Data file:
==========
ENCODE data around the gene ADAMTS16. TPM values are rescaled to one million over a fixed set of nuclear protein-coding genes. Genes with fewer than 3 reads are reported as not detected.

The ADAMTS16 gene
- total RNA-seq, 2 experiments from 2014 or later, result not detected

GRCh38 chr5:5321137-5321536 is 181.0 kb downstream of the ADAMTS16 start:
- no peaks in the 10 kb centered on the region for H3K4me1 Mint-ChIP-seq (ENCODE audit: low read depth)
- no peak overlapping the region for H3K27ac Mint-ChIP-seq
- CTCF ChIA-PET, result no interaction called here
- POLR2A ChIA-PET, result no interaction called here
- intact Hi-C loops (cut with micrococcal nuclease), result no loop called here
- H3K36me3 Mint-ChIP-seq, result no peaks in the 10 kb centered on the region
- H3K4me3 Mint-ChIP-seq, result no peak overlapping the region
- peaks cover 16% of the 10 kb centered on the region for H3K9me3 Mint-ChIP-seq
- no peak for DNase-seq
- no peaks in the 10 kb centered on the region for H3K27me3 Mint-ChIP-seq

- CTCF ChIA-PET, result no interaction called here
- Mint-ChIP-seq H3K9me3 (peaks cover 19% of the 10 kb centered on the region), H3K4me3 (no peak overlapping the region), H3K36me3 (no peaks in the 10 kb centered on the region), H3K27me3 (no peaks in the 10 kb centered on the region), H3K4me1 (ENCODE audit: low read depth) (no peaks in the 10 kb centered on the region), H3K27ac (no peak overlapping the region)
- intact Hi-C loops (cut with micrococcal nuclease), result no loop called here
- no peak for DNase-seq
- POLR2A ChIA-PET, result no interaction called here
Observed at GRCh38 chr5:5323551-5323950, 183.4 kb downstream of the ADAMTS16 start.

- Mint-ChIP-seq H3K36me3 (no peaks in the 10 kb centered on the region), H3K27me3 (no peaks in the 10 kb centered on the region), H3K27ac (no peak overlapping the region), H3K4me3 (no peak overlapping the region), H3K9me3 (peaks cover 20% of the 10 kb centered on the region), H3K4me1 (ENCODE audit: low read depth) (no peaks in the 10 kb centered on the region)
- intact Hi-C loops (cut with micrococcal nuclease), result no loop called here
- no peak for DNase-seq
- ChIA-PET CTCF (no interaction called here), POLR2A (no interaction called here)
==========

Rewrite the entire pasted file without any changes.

ENCODE data around the gene ADAMTS16. TPM values are rescaled to one million over a fixed set of nuclear protein-coding genes. Genes with fewer than 3 reads are reported as not detected.

The ADAMTS16 gene
- total RNA-seq, 2 experiments from 2014 or later, result not detected

GRCh38 chr5:5321137-5321536 is 181.0 kb downstream of the ADAMTS16 start:
- no peaks in the 10 kb centered on the region for H3K4me1 Mint-ChIP-seq (ENCODE audit: low read depth)
- no peak overlapping the region for H3K27ac Mint-ChIP-seq
- CTCF ChIA-PET, result no interaction called here
- POLR2A ChIA-PET, result no interaction called here
- intact Hi-C loops (cut with micrococcal nuclease), result no loop called here
- H3K36me3 Mint-ChIP-seq, result no peaks in the 10 kb centered on the region
- H3K4me3 Mint-ChIP-seq, result no peak overlapping the region
- peaks cover 16% of the 10 kb centered on the region for H3K9me3 Mint-ChIP-seq
- no peak for DNase-seq
- no peaks in the 10 kb centered on the region for H3K27me3 Mint-ChIP-seq

- CTCF ChIA-PET, result no interaction called here
- Mint-ChIP-seq H3K9me3 (peaks cover 19% of the 10 kb centered on the region), H3K4me3 (no peak overlapping the region), H3K36me3 (no peaks in the 10 kb centered on the region), H3K27me3 (no peaks in the 10 kb centered on the region), H3K4me1 (ENCODE audit: low read depth) (no peaks in the 10 kb centered on the region), H3K27ac (no peak overlapping the region)
- intact Hi-C loops (cut with micrococcal nuclease), result no loop called here
- no peak for DNase-seq
- POLR2A ChIA-PET, result no interaction called here
Observed at GRCh38 chr5:5323551-5323950, 183.4 kb downstream of the ADAMTS16 start.

- Mint-ChIP-seq H3K36me3 (no peaks in the 10 kb centered on the region), H3K27me3 (no peaks in the 10 kb centered on the region), H3K27ac (no peak overlapping the region), H3K4me3 (no peak overlapping the region), H3K9me3 (peaks cover 20% of the 10 kb centered on the region), H3K4me1 (ENCODE audit: low read depth) (no peaks in the 10 kb centered on the region)
- intact Hi-C loops (cut with micrococcal nuclease), result no loop called here
- no peak for DNase-seq
- ChIA-PET CTCF (no interaction called here), POLR2A (no interaction called here)